Plane Building Experience

Plane 1 - FireFly
Our search led us to www.instructables.com - where we got some detailed plane building plans using readily available parts (pipes, tubes, corrugated boards, thermocol, etc). That's all we needed - print-outs of plans, sheet of 6 MM thermacol, paper-cutting knife, fevicol, clear tape - all from the local stationary shop - to start our scratch built plane.

The first model we build was a foamy called the Fire-fly (also known as Warp). The build was relatively simple and we completed the project in less than 4 man-hrs. At this point we did not have the high-speed motor, servo, or fancy transmitters. We decided to pull the motor from my nephew's toy RC car, purchased a 6x3 propeller from the Indian  Hobby Center and proceeded to test the model for its aero-dynamics.

What did we learn - a whole lot indeed! Firstly, our motor was way tooooo slow and did not have sufficient tourque to pull the weight of the light weight foamy. Our model also did not have any glide properties - it simply took a nose-first dive after we chucked it in the air. No wonder it crashed on in's maiden flight. We brought the model back to the drawing table and adjusted the rudder and the tail wing - this made the air-craft more stable and gave it decent glider-like properties.
 
Plane 2 - SPUD
For our next built, we decided to try our hands at SPAD (Simple Plastic Airplane Design). The design elements of such planes are developed keeping in mind that the modeler should be able to use  various easily available plastic derivatives such as a PVC pipe, corrugated sheets (used for display ads outside stores), etc. We researched various forums and settled upon the Micro Slow Stick - with good in-air stability. We wanted a model that we can use for free-flights and then add 2 servos (rudder and elevator), a 3channel transmitter and use as a Thermal Glider. Once we get our hands on a Brushless Motor and matching ESC - we would convert this into an all electric 3 channel park flyer. The Micro Slow Stick serverd our purposed quite well.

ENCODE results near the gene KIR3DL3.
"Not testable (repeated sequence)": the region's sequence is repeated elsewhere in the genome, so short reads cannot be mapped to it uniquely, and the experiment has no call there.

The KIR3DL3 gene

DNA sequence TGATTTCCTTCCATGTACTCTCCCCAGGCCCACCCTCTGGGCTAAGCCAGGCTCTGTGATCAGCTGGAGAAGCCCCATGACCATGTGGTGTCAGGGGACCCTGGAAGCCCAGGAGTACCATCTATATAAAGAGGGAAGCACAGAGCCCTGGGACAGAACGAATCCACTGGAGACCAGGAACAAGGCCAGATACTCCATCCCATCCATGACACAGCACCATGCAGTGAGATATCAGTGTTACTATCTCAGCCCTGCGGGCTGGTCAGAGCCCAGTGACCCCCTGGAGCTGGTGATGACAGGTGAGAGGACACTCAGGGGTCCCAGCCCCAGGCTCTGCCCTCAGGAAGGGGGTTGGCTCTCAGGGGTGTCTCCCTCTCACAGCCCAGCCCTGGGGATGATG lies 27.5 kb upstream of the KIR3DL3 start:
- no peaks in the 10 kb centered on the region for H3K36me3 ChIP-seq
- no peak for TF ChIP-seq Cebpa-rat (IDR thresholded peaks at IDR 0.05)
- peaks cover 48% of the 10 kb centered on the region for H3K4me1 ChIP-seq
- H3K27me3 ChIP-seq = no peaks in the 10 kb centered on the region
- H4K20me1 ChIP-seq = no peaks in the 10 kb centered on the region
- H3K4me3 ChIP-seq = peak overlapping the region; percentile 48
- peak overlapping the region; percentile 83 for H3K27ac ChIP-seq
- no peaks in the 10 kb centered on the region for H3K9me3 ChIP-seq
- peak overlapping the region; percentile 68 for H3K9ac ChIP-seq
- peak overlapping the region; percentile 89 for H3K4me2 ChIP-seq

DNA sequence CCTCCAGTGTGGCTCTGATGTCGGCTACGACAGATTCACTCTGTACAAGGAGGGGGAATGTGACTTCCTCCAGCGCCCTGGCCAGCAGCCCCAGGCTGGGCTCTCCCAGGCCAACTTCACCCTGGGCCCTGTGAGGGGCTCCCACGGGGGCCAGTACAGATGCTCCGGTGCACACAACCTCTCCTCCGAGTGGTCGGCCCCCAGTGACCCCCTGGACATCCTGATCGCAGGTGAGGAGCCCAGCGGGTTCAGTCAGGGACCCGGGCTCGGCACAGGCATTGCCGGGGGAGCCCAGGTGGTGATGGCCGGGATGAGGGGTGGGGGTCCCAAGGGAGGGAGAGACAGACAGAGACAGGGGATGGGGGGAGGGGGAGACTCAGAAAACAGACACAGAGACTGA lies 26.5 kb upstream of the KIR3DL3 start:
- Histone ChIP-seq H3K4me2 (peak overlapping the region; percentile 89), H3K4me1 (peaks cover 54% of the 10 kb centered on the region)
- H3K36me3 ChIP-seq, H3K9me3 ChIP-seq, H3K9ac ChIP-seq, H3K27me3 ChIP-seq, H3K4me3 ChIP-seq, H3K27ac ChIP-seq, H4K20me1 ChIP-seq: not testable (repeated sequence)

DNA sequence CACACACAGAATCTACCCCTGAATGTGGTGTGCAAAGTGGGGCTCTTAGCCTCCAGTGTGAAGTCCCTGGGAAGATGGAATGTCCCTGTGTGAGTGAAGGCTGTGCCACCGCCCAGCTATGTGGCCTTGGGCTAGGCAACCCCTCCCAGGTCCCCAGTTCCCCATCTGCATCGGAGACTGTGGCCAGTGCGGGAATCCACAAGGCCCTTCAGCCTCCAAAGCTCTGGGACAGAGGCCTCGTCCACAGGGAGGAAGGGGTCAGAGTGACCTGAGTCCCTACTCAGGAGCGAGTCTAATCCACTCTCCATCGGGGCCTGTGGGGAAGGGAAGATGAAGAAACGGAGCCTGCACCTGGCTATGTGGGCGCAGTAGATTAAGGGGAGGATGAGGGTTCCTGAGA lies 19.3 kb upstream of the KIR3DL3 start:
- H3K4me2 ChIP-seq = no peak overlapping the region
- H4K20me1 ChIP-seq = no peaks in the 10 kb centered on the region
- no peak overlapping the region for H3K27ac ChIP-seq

We procured the corrugated sheet from a local Banquet Hall (Ridhi-Sidhi - Bangur Avenue, Kolkata), the fuselage was built using a aluminum channel, an old 9Volt battery from Sudeep's collection, few high-strength rubber-bands from the office.

We wondered the streets of Calcutta searching for servos and high-speed motor - but received no success. Finally,  we used my Iphone GPS to locate the last hobby-parts supplier on our list - Kadet Models, Kolkata. The owner, Avdhesh Khaitan was kind enough to speak to us and provided some great advice. He inspected our plane and suggested to increase the tail wing and rudder size. That was a great tip...and it gave the plane more balanced flight. Additionally, we were able to buy some Balsa wood from his work-shop for our next model. Avdhesh also suggested, if we need additional guidance... he would be willing to help.


Plane 3:  TUFFY

My third attempt at building a  model led me to RCforums, where I found plans and instructions to build a Pusher Prop Model called TUFFY. This model has a Pusher Prop design and a glider like profile, which makes it a great electric plane for beginners like me (especially those who are prone to crashes). My Tuffy's specs are :

Wing Span: 41''
Chord length: 7"
Dihedral: 1.5" (each side or total 3")
Radio Set-up: 3ch (motor, rudder, elevator)
Material: High-density thermocole, fevicol, tape, wooden skeewers, toy-car wheels, etc
Model Weight: 225 gms
Estimated AUW: 550 gms (using brushed motor & NiHm batteries)

These pictures of the model's progress till its' initial glide test. The model has proved to be a stable during the glide and simple motor tests. I plane to complete this model in the next few months.

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